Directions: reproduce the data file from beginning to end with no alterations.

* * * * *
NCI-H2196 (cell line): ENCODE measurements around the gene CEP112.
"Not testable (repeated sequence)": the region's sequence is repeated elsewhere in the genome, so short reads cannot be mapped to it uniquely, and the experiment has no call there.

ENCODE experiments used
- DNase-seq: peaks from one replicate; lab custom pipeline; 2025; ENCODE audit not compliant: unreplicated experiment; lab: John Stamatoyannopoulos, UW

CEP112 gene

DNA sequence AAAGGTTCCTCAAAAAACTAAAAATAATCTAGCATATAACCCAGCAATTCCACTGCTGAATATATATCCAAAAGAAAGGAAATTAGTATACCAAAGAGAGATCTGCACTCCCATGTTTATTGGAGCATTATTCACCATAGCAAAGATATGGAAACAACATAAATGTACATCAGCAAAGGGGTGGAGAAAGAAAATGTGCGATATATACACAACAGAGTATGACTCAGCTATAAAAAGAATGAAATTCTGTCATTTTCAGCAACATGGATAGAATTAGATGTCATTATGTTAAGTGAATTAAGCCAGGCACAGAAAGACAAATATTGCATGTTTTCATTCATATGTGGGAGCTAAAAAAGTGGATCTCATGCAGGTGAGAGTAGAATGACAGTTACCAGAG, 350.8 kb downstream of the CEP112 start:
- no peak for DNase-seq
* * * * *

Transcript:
NCI-H2196 (cell line): ENCODE measurements around the gene CEP112.
"Not testable (repeated sequence)": the region's sequence is repeated elsewhere in the genome, so short reads cannot be mapped to it uniquely, and the experiment has no call there.

ENCODE experiments used
- DNase-seq: peaks from one replicate; lab custom pipeline; 2025; ENCODE audit not compliant: unreplicated experiment; lab: John Stamatoyannopoulos, UW

CEP112 gene

DNA sequence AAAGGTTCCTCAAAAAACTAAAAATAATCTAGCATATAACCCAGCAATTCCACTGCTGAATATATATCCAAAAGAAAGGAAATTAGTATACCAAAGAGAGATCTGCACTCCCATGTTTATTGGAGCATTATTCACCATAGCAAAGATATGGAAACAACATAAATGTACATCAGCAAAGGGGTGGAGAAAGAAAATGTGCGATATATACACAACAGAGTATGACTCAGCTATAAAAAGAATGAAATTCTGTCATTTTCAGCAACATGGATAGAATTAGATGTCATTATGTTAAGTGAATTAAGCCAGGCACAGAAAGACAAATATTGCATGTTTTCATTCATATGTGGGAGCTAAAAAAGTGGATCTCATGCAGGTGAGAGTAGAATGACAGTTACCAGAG, 350.8 kb downstream of the CEP112 start:
- no peak for DNase-seq